Federal District Court Judge Janet T. Neff approved a plan that would allow “the country’s last coal-dumping ferryboat” to continue operations as it shifts from unloading coal waste into Lake Michigan to storing the ash elsewhere.
The agreement settles a dispute between the U.S. Environmental Protection Agency and the Lake Michigan Carferry company over the coal ash discarded in Lake Michigan, and the impacts of such discharging.
“The Court finds that the proposed Consent Decree, as amended, is fair, reasonable, consistent with the purposes of the Clean Water Act,” the opinion stated.
According to The Ludington Daily News’ Steve Begnoche, the settlement will allow the ship to continue to run, while setting dumping reduction goals for the 2014 sailing season.
When the EPA began permitting what ships could discharge in 2008, it did not allow for coal ash. Thus began the legal battle to keep the carferry operating.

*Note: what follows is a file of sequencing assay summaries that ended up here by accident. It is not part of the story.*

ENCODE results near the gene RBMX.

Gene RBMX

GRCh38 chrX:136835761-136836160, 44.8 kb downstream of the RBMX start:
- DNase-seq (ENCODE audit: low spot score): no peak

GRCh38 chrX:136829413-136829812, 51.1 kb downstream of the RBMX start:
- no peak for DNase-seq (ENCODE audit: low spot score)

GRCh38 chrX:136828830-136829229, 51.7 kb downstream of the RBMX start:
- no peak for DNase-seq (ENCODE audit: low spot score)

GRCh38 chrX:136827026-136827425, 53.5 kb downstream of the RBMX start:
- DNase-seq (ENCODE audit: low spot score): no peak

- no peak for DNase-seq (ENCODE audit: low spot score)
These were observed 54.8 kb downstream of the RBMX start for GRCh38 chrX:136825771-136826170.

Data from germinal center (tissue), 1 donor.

LMC studied its alternatives to using coal but found none feasible. Now the carferry and the EPA have an agreement to have the carferry create storage onboard for the ash created while crossing the lake. It will be disposed of once the ship is in port, but it will still take some time for the modifications to be made to the SS Badger.
- Melanie Kruvelis, Michigan Radio Newsroom